TEHRAN, Iran (AP) — Several Iranian reformist newspapers on Monday published a rare joint editorial criticizing U.S. sanctions against the country and asking “world journalists” to defend Iranian human rights. The editorial was published in…
TEHRAN, Iran (AP) — Several Iranian reformist newspapers on Monday published a rare joint editorial criticizing U.S. sanctions against the country and asking “world journalists” to defend Iranian human rights.
The editorial was published in both Farsi and English on Monday in at least eight state-owned and pro-reform dailies. It said the U.S. has “lied” about the purpose of sanctions, which target the needs of ordinary people and curtail access to medical supplies and equipment.
The joint editorial said that “trade restrictions, blockades, embargoes, freezing of assets and other economic sanctions are incompatible with the Charter of the United Nations.”
It called the U.S. pullout from the 2015 nuclear deal with Iran “an undiplomatic and immoral” policy. The agreement with world powers had established a protocol to limit Iran’s nuclear program in return for sanctions relief.
Iran is negotiating with European trading partners to try and find a way to circumvent U.S. sanctions and remain within the nuclear deal. The editorial is seen as part of efforts by Iranian reformists to address international public opinion ahead of the implementation of a new round of U.S. sanctions targeting oil in early November.
Hard-liners opposed to rapprochement with the West were always skeptical of the nuclear deal, and have viewed the withdrawal as proof of their longstanding belief that the U.S. cannot be trusted.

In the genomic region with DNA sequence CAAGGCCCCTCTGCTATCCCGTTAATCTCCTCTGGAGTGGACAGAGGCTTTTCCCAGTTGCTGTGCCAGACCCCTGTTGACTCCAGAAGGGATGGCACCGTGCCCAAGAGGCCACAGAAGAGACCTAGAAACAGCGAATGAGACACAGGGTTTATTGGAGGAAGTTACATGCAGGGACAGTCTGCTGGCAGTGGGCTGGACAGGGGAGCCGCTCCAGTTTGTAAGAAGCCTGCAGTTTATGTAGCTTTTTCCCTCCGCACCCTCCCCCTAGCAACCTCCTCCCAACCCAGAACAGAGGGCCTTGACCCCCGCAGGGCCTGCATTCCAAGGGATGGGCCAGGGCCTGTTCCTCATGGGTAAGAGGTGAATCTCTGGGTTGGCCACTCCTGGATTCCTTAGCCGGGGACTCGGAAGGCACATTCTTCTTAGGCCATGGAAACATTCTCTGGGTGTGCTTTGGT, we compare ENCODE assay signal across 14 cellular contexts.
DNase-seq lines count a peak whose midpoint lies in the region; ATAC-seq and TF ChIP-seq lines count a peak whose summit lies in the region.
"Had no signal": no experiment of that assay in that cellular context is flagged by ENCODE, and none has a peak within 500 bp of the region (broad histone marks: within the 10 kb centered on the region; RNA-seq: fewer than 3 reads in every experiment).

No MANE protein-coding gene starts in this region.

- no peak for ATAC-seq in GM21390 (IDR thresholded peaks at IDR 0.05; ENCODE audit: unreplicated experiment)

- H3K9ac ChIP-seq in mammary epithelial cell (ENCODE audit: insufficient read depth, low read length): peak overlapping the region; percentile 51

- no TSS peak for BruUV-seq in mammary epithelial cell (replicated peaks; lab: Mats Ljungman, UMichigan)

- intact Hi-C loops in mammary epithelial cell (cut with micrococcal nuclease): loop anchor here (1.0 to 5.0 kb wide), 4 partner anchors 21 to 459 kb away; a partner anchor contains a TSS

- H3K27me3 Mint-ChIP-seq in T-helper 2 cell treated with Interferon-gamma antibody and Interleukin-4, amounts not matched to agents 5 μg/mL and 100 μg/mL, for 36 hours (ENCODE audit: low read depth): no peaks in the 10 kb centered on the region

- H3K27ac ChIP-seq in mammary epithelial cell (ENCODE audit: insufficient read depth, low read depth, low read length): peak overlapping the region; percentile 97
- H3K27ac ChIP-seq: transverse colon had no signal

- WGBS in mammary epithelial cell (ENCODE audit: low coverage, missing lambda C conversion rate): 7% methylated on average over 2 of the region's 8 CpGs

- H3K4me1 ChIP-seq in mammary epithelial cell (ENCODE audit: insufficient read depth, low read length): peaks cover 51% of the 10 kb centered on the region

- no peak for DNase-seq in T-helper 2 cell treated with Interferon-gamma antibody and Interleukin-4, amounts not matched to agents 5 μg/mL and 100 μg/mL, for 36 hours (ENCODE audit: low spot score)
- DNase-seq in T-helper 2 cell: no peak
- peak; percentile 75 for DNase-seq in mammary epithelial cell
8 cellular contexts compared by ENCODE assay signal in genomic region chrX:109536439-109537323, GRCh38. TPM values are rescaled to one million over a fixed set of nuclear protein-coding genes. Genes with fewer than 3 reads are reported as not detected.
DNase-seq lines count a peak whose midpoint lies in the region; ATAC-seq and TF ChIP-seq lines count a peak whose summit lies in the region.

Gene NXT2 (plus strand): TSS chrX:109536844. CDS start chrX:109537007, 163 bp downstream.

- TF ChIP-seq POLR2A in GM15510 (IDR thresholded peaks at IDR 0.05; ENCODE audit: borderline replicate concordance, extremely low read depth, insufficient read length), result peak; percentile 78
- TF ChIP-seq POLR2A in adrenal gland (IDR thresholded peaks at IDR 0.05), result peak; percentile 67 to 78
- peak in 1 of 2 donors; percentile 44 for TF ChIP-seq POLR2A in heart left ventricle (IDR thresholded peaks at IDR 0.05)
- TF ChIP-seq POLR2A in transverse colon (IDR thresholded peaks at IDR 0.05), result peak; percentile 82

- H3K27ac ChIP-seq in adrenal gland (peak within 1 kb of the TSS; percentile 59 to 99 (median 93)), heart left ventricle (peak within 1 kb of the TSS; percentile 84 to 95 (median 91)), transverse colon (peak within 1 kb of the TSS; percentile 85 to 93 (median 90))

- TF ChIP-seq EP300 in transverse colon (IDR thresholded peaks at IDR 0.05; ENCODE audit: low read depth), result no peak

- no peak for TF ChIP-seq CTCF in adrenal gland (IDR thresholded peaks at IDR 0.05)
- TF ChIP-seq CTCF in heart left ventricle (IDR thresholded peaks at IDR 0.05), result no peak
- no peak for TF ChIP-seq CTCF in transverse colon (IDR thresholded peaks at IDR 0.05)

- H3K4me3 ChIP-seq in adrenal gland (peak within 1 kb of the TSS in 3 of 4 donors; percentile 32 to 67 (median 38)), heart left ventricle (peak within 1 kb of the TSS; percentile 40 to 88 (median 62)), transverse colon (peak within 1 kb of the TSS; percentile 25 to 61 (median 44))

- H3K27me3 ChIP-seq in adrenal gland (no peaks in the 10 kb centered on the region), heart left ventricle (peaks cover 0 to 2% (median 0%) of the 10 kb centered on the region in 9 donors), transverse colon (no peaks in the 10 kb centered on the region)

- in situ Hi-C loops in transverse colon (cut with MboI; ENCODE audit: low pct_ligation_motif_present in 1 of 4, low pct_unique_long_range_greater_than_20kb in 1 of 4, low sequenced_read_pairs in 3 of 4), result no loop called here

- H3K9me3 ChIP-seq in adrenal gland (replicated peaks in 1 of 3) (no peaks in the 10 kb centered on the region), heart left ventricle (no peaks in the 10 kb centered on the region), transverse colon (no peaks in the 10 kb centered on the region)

On Sunday, Iran’s President Hassan Rouhani, a relative moderate, tried to downplay the upcoming U.S. sanctions targeting the country’s vital oil and gas sector.
Also on Monday, Iranian Foreign Ministry spokesman Bahram Ghasemi said Tehran received a U.S. note confirming its withdrawal from a decades-old treaty affirming friendly relations between the two countries.
The Trump administration announced it would terminating the 1955 amity treaty earlier this month in response to a U.N. court order that the U.S. lift sanctions on Iran. Secretary of State Mike Pompeo said withdrawing from the treaty was long overdue and followed Iran “groundlessly” bringing a complaint with the International Court of Justice challenging U.S. sanctions on the basis that they were a violation of the pact.
The largely symbolic gesture highlighted deteriorating relations between Washington and Tehran.